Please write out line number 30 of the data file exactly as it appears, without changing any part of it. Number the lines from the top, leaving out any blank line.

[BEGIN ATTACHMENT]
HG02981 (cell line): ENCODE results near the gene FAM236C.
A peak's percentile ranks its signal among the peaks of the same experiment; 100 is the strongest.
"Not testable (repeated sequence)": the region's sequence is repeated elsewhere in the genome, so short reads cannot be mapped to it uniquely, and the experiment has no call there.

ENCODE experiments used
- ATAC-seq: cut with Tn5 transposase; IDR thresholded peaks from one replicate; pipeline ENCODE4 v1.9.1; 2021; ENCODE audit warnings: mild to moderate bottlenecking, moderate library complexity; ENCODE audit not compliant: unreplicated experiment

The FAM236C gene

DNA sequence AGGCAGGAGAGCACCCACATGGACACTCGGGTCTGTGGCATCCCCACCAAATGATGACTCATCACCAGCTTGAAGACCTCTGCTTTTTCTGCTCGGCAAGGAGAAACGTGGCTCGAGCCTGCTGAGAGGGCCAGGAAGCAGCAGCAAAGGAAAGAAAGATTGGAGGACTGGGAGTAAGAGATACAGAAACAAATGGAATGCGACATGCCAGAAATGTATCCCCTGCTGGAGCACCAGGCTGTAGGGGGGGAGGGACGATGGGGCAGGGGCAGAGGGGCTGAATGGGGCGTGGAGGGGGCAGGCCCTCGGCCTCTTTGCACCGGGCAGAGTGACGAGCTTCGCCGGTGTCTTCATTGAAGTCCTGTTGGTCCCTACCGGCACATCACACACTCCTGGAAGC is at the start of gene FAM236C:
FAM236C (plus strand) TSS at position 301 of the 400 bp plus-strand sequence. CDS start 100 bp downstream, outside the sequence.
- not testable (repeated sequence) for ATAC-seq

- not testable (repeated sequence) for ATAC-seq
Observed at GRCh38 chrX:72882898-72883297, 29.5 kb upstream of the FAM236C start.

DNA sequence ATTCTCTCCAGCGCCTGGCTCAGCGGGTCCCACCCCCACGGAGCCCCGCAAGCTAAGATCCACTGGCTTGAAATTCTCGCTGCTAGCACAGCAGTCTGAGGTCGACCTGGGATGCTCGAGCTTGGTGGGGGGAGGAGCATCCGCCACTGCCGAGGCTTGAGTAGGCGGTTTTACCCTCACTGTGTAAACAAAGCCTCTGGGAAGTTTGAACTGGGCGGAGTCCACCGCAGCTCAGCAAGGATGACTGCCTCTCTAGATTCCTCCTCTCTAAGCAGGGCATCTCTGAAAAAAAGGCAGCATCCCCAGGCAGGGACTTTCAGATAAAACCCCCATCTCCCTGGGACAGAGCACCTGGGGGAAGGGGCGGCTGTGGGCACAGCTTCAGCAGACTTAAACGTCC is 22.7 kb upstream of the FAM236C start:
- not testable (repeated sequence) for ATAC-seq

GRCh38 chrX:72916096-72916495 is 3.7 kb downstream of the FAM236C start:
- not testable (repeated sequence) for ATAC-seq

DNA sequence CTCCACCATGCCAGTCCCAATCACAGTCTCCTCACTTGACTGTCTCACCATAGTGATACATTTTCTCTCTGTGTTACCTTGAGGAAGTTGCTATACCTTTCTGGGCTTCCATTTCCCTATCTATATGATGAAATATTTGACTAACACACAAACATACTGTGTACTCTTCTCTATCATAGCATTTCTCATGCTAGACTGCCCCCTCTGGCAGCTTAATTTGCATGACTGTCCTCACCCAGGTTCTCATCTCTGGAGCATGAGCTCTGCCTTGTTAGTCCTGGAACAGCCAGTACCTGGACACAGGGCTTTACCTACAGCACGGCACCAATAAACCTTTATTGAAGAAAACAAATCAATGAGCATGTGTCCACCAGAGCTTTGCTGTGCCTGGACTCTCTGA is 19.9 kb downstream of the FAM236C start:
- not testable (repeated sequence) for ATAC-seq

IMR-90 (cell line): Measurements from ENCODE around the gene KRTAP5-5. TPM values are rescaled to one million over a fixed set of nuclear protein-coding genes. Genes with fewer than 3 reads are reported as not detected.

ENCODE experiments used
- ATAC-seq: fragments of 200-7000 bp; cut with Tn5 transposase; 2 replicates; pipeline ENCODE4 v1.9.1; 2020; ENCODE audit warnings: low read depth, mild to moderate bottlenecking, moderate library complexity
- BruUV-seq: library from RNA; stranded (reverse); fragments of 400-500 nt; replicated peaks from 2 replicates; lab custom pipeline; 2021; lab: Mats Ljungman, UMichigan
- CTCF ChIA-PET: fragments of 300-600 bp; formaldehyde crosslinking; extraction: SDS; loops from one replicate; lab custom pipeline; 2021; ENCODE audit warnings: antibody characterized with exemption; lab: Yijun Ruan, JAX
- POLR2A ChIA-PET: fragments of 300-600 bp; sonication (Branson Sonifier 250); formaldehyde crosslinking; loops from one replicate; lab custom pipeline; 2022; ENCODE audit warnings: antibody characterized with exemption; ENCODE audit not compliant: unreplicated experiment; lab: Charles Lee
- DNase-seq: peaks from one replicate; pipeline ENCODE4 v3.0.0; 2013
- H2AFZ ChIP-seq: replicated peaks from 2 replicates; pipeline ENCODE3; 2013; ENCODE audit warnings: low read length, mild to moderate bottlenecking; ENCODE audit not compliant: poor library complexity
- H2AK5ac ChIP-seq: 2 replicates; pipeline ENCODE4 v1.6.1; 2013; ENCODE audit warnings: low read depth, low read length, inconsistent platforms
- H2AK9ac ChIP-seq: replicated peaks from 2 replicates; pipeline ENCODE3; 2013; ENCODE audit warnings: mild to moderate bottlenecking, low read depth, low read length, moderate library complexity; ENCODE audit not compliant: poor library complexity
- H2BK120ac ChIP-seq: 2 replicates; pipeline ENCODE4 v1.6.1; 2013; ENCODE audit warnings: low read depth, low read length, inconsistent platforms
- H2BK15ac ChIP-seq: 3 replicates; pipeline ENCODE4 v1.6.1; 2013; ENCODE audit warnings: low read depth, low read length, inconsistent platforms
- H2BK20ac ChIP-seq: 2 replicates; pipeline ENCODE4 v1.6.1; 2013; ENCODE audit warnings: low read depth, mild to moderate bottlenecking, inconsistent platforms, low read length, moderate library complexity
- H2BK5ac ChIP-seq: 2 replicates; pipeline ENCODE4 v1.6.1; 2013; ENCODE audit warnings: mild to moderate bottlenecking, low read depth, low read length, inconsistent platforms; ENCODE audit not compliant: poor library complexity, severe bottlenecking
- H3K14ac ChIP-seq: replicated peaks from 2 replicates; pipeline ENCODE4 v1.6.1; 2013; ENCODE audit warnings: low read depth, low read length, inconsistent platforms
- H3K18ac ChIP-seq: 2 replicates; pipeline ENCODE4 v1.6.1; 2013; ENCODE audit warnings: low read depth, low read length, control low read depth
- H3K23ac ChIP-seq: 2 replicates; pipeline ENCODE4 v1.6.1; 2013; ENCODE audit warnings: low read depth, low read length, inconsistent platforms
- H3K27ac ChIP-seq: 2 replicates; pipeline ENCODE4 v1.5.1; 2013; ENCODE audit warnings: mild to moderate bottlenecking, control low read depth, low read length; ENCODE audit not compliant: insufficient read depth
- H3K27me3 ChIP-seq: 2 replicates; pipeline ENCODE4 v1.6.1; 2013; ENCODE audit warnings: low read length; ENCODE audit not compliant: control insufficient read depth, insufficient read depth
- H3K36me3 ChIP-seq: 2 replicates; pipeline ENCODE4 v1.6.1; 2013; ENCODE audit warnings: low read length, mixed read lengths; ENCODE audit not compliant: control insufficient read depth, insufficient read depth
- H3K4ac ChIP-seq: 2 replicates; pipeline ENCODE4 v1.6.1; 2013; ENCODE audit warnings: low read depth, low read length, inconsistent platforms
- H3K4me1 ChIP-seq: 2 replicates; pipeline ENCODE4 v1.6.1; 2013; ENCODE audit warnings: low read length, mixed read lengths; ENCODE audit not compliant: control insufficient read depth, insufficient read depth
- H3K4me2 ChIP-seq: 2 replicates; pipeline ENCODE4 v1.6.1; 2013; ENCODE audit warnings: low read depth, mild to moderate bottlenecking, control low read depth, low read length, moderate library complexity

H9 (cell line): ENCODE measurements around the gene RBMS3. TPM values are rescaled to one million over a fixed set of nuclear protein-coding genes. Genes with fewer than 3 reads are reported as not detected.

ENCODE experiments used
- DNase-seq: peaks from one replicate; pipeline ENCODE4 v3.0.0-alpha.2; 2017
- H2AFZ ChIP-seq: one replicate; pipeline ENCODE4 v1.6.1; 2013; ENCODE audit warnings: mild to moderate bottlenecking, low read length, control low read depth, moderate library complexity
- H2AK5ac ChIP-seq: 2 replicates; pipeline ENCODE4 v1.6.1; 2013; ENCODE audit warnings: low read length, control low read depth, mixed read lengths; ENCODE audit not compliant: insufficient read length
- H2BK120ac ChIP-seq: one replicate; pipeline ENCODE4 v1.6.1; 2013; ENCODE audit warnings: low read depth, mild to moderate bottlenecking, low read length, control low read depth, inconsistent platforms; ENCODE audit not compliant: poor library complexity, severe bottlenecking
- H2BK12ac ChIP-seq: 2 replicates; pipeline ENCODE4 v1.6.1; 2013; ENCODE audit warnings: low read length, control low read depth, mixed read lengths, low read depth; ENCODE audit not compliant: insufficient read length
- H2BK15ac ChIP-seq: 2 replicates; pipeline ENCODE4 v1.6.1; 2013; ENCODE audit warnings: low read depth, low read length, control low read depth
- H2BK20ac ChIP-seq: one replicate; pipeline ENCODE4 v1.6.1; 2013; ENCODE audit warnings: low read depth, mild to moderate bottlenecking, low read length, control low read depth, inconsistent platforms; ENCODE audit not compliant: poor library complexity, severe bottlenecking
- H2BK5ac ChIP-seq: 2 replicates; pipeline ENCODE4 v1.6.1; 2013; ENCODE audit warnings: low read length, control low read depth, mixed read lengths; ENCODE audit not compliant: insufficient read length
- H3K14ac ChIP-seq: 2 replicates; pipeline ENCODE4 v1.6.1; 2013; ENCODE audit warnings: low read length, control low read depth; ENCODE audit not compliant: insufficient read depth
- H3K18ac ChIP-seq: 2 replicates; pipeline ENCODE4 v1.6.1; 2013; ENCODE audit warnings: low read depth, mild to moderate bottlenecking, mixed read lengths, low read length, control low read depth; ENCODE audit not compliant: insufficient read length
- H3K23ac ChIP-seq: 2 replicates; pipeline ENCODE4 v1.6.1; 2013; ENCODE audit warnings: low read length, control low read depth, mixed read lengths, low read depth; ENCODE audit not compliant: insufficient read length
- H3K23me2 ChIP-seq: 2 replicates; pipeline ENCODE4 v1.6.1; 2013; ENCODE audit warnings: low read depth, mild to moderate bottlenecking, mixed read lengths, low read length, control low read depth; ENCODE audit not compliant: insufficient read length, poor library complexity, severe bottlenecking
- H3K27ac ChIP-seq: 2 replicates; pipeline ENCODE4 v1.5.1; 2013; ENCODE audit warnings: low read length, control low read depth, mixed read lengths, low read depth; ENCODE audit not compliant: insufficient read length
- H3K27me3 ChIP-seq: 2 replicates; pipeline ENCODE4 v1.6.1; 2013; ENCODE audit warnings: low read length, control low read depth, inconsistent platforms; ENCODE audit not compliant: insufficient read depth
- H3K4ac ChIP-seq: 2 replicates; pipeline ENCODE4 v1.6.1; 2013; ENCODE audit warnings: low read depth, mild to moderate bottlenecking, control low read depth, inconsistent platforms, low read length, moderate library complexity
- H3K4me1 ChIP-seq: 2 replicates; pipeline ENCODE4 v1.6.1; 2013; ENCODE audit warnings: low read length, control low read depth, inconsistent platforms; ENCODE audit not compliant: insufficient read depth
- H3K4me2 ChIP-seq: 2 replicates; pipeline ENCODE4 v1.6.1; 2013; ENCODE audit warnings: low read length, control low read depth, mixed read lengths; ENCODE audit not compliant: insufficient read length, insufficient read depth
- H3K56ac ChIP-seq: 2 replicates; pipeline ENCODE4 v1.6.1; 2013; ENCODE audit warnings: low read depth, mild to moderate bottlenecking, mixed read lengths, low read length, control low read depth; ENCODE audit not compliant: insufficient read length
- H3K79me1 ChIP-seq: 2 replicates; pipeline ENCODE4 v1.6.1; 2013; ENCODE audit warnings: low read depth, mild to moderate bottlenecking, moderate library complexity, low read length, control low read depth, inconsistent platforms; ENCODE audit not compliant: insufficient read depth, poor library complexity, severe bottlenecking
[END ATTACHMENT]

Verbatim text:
- H2BK20ac ChIP-seq: 2 replicates; pipeline ENCODE4 v1.6.1; 2013; ENCODE audit warnings: low read depth, mild to moderate bottlenecking, inconsistent platforms, low read length, moderate library complexity